“You’ll be fine, she’s really good!” That’s what the owner of the hair salon told me about the new hairdresser they’d got to replace Daisy.
I loved Daisy. Daisy was awesome. She was the only hairdresser I’d ever met who knew how to cut fine hair, and make me look chic, rather than the sort of woman who always looks like they want to speak to the manager.
But I took the salon owner’s word for it about Daisy’s replacement, and gleefully turned up for my appointment.
Snip, snip, snip.
Snip, snip, snip.
“It needs to be more layered at the front.”
Snip, snip, snip.
By this time I was thinking sod this, I’ve been here forever and I need to pick the kids up. So in that typically British way I said “Yeah, it’s fine” when she finished, secretly itching to take a pair of scissors and finish the job off myself (the haircut, not stabbing her with them, although that did cross my mind).
But I didn’t, of course. I let it grow out a bit until it looked worse, until one day I saw an ad on the telly for Macmillan’s “Brave the Shave” campaign.
Macmillan is a well-known cancer charity in the UK. They provide support to people with cancer – anything from useful leaflets in the doctor’s office, to helping people with money, to specialist cancer nurses who will look after people in their own homes at the end of their lives. These nurses are brilliant, apparently, but then most nurses are.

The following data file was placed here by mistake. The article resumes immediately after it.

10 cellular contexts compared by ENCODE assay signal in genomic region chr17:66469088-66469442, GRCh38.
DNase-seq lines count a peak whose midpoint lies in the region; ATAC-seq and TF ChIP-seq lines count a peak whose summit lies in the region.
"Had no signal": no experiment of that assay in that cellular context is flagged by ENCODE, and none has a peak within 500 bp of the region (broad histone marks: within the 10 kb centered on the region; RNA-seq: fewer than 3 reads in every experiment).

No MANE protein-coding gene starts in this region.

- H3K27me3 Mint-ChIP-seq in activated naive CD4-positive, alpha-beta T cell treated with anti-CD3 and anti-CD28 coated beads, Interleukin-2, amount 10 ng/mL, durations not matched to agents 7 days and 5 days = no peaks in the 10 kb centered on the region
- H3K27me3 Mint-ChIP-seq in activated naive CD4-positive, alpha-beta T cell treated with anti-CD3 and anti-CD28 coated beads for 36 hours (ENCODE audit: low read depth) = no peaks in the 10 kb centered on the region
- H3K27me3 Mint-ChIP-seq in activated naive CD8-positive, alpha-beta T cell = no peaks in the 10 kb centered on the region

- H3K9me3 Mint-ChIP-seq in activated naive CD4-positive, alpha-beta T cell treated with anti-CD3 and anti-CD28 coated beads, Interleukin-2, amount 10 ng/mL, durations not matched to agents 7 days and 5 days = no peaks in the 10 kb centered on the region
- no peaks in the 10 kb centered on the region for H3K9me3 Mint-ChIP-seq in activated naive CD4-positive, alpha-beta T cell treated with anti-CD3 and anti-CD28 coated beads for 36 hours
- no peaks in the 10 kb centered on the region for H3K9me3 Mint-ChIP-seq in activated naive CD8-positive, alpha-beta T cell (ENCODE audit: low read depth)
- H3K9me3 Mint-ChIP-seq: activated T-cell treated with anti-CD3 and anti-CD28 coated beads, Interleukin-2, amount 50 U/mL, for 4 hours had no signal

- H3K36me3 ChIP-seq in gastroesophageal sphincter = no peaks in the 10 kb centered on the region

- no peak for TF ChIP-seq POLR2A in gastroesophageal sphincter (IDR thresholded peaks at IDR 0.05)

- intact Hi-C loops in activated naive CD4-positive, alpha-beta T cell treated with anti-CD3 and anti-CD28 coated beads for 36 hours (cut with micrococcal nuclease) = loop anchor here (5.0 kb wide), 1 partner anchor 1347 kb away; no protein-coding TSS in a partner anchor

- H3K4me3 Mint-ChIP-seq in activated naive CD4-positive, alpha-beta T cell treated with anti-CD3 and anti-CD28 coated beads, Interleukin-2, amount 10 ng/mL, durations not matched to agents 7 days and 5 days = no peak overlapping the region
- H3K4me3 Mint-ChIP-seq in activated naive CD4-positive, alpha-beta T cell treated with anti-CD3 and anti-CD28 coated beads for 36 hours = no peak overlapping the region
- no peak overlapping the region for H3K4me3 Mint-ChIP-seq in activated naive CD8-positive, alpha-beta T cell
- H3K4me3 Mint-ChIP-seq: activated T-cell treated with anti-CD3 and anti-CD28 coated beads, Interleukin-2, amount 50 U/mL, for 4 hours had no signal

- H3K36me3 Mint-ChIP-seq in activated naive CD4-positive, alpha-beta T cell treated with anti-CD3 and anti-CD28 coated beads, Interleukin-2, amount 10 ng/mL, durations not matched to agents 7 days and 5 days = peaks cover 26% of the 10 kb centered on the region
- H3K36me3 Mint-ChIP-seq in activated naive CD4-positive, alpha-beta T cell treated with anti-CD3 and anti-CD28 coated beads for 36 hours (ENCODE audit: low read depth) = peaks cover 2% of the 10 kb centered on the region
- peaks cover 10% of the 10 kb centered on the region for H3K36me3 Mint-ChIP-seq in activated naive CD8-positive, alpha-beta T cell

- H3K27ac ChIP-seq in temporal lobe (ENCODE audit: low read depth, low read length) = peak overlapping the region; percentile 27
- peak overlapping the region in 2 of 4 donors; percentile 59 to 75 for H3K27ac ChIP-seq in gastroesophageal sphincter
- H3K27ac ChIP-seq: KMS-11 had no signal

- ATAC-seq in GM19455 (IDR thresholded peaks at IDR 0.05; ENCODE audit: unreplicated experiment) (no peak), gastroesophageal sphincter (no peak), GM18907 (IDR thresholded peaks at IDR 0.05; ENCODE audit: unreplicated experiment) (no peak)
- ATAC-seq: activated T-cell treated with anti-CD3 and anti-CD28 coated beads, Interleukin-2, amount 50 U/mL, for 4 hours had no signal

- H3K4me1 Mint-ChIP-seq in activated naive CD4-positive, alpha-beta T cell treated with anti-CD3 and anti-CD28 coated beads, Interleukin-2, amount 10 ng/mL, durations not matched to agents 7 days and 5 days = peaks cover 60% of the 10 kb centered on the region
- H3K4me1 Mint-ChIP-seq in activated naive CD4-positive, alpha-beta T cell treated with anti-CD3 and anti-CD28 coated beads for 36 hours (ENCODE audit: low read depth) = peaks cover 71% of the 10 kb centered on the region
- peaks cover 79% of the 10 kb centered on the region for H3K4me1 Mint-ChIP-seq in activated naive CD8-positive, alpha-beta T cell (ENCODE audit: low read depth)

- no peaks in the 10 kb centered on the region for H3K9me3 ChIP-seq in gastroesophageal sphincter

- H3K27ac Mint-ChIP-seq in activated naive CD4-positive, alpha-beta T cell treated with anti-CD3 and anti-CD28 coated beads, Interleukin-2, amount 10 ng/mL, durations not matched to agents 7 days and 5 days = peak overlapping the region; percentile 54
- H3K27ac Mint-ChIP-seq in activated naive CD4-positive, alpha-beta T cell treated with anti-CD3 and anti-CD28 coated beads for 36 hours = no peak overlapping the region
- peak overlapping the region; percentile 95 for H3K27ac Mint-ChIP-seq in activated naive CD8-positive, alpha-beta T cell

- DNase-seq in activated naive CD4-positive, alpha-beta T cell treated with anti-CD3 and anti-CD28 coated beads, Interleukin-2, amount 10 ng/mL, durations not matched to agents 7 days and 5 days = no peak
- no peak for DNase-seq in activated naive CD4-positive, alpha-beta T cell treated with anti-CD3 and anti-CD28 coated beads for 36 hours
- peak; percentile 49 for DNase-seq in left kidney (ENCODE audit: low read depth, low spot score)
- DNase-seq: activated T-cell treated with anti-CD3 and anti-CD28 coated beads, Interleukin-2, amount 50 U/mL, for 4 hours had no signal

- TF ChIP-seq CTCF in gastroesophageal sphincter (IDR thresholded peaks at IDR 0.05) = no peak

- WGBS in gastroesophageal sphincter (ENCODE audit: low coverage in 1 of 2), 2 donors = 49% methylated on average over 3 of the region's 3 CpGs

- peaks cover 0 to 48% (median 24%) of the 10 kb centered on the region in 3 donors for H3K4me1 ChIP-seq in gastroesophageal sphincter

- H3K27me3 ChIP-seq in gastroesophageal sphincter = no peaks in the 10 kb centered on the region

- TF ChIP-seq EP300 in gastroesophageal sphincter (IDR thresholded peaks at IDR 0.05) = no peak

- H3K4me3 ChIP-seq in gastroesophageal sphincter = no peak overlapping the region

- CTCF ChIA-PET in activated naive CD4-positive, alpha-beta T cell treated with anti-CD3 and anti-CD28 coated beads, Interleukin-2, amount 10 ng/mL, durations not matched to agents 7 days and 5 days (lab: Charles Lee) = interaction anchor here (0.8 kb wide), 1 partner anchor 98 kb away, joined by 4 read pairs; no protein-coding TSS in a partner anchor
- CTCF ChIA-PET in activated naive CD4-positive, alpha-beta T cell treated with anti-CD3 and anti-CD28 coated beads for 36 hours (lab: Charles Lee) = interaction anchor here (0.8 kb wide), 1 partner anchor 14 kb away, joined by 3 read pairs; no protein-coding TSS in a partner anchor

Of course, none of this comes cheap, and that’s why Macmillan regularly have national fundraisers. The coffee morning is one, some people run marathons and some people “Brave the Shave” – getting people to sponsor them to have their head shaved.
When I saw the ad, I realised it was an interesting, if rather dramatic, way to deal with my unfortunate haircut, as well as to raise money for a very worthy cause. Also, I have ADHD so I need constant stimulation and shaving one’s head is cheaper and healthier than a drug, gambling or fine cheese habit.
But it was just one of those things I added to my enormous and ever-growing “to do” list, along with the important stuff like running my business, starting a new business, writing a book, building an extension to my house, making sure the children don’t turn feral, and battling existential dread.
Most people use their “to do” lists as a way of actually, y’know, doing stuff, but I kind of used mine to avoid it. If I wrote something down, it felt like I’d dealt with it, even when I hadn’t. I normally lost my “to do” lists eventually anyway. So when I wrote “Brave the Shave” on my “to do” list, at the back of my mind, I thought it would never really happen.
But I hadn’t reckoned with Focusmate.
Focusmate is a simple and effective web app that pairs you with an accountability partner. The partner is a real person – someone who, like you, needs the presence of an extra person in order to get stuff done. You check in at the beginning (yes, you’re on camera, that’s really important), tell each other what you’re planning to do, then check back in at the end to see if you really did do it. Then you close the session and spend the next ten minutes wondering why you look so terrible on a webcam. Simple, and highly effective.